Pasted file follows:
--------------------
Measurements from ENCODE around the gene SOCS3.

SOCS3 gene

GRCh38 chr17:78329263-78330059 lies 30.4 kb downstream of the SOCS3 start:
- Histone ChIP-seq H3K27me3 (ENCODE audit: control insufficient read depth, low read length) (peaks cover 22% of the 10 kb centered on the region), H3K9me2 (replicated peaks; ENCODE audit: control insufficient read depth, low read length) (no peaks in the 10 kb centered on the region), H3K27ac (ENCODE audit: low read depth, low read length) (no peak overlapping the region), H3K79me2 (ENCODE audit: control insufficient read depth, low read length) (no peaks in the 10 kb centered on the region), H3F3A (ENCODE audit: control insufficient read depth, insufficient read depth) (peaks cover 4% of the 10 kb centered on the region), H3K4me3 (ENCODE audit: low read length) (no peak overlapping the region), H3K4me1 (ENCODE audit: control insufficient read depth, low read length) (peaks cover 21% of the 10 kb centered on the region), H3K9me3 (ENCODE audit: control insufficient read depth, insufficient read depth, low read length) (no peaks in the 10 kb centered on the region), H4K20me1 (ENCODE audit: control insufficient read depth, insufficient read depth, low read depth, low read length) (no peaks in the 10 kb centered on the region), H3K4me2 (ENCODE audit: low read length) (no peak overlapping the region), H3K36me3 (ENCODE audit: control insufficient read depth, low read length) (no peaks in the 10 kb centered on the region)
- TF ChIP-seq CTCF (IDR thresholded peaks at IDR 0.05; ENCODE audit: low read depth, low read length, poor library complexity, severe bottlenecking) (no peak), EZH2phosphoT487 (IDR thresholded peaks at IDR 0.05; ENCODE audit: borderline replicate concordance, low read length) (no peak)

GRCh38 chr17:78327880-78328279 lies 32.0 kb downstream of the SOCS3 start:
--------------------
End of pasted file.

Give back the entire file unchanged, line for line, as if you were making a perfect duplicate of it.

Measurements from ENCODE around the gene SOCS3.

SOCS3 gene

GRCh38 chr17:78329263-78330059 lies 30.4 kb downstream of the SOCS3 start:
- Histone ChIP-seq H3K27me3 (ENCODE audit: control insufficient read depth, low read length) (peaks cover 22% of the 10 kb centered on the region), H3K9me2 (replicated peaks; ENCODE audit: control insufficient read depth, low read length) (no peaks in the 10 kb centered on the region), H3K27ac (ENCODE audit: low read depth, low read length) (no peak overlapping the region), H3K79me2 (ENCODE audit: control insufficient read depth, low read length) (no peaks in the 10 kb centered on the region), H3F3A (ENCODE audit: control insufficient read depth, insufficient read depth) (peaks cover 4% of the 10 kb centered on the region), H3K4me3 (ENCODE audit: low read length) (no peak overlapping the region), H3K4me1 (ENCODE audit: control insufficient read depth, low read length) (peaks cover 21% of the 10 kb centered on the region), H3K9me3 (ENCODE audit: control insufficient read depth, insufficient read depth, low read length) (no peaks in the 10 kb centered on the region), H4K20me1 (ENCODE audit: control insufficient read depth, insufficient read depth, low read depth, low read length) (no peaks in the 10 kb centered on the region), H3K4me2 (ENCODE audit: low read length) (no peak overlapping the region), H3K36me3 (ENCODE audit: control insufficient read depth, low read length) (no peaks in the 10 kb centered on the region)
- TF ChIP-seq CTCF (IDR thresholded peaks at IDR 0.05; ENCODE audit: low read depth, low read length, poor library complexity, severe bottlenecking) (no peak), EZH2phosphoT487 (IDR thresholded peaks at IDR 0.05; ENCODE audit: borderline replicate concordance, low read length) (no peak)

GRCh38 chr17:78327880-78328279 lies 32.0 kb downstream of the SOCS3 start: